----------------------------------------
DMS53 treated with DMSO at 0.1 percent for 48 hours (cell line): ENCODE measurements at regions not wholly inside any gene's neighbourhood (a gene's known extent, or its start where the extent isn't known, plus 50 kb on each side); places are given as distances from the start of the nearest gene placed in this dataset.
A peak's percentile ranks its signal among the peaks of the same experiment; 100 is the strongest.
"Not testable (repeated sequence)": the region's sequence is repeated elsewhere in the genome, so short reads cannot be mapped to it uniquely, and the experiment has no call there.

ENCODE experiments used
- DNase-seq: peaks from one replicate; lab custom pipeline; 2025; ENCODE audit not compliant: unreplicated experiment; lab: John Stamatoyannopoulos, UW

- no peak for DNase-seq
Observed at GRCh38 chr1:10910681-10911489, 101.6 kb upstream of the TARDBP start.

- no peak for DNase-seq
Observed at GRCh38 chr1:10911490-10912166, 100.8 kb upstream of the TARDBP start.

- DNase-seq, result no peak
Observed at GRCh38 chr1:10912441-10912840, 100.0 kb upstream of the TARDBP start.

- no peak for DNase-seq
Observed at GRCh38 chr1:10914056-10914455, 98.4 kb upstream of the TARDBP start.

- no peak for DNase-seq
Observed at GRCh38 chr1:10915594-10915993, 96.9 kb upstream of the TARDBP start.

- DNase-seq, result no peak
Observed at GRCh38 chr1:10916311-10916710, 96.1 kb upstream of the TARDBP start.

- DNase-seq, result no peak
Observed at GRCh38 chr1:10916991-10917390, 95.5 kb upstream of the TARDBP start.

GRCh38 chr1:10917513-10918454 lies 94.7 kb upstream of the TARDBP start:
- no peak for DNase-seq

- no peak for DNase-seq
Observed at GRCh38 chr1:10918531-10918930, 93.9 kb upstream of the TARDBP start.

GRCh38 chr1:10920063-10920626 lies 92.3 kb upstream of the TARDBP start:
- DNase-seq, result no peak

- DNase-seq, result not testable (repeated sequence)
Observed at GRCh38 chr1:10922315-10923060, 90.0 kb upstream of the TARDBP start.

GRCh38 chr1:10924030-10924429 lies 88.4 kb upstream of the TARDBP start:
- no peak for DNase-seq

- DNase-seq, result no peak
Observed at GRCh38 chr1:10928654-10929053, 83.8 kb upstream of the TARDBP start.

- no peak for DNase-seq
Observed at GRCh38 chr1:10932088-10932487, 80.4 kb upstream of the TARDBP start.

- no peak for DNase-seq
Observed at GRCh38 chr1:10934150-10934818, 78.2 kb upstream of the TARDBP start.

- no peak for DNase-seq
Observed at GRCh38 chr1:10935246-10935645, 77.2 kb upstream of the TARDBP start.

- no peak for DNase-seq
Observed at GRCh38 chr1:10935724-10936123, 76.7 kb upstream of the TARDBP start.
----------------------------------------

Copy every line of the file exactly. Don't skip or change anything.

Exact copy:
DMS53 treated with DMSO at 0.1 percent for 48 hours (cell line): ENCODE measurements at regions not wholly inside any gene's neighbourhood (a gene's known extent, or its start where the extent isn't known, plus 50 kb on each side); places are given as distances from the start of the nearest gene placed in this dataset.
A peak's percentile ranks its signal among the peaks of the same experiment; 100 is the strongest.
"Not testable (repeated sequence)": the region's sequence is repeated elsewhere in the genome, so short reads cannot be mapped to it uniquely, and the experiment has no call there.

ENCODE experiments used
- DNase-seq: peaks from one replicate; lab custom pipeline; 2025; ENCODE audit not compliant: unreplicated experiment; lab: John Stamatoyannopoulos, UW

- no peak for DNase-seq
Observed at GRCh38 chr1:10910681-10911489, 101.6 kb upstream of the TARDBP start.

- no peak for DNase-seq
Observed at GRCh38 chr1:10911490-10912166, 100.8 kb upstream of the TARDBP start.

- DNase-seq, result no peak
Observed at GRCh38 chr1:10912441-10912840, 100.0 kb upstream of the TARDBP start.

- no peak for DNase-seq
Observed at GRCh38 chr1:10914056-10914455, 98.4 kb upstream of the TARDBP start.

- no peak for DNase-seq
Observed at GRCh38 chr1:10915594-10915993, 96.9 kb upstream of the TARDBP start.

- DNase-seq, result no peak
Observed at GRCh38 chr1:10916311-10916710, 96.1 kb upstream of the TARDBP start.

- DNase-seq, result no peak
Observed at GRCh38 chr1:10916991-10917390, 95.5 kb upstream of the TARDBP start.

GRCh38 chr1:10917513-10918454 lies 94.7 kb upstream of the TARDBP start:
- no peak for DNase-seq

- no peak for DNase-seq
Observed at GRCh38 chr1:10918531-10918930, 93.9 kb upstream of the TARDBP start.

GRCh38 chr1:10920063-10920626 lies 92.3 kb upstream of the TARDBP start:
- DNase-seq, result no peak

- DNase-seq, result not testable (repeated sequence)
Observed at GRCh38 chr1:10922315-10923060, 90.0 kb upstream of the TARDBP start.

GRCh38 chr1:10924030-10924429 lies 88.4 kb upstream of the TARDBP start:
- no peak for DNase-seq

- DNase-seq, result no peak
Observed at GRCh38 chr1:10928654-10929053, 83.8 kb upstream of the TARDBP start.

- no peak for DNase-seq
Observed at GRCh38 chr1:10932088-10932487, 80.4 kb upstream of the TARDBP start.

- no peak for DNase-seq
Observed at GRCh38 chr1:10934150-10934818, 78.2 kb upstream of the TARDBP start.

- no peak for DNase-seq
Observed at GRCh38 chr1:10935246-10935645, 77.2 kb upstream of the TARDBP start.

- no peak for DNase-seq
Observed at GRCh38 chr1:10935724-10936123, 76.7 kb upstream of the TARDBP start.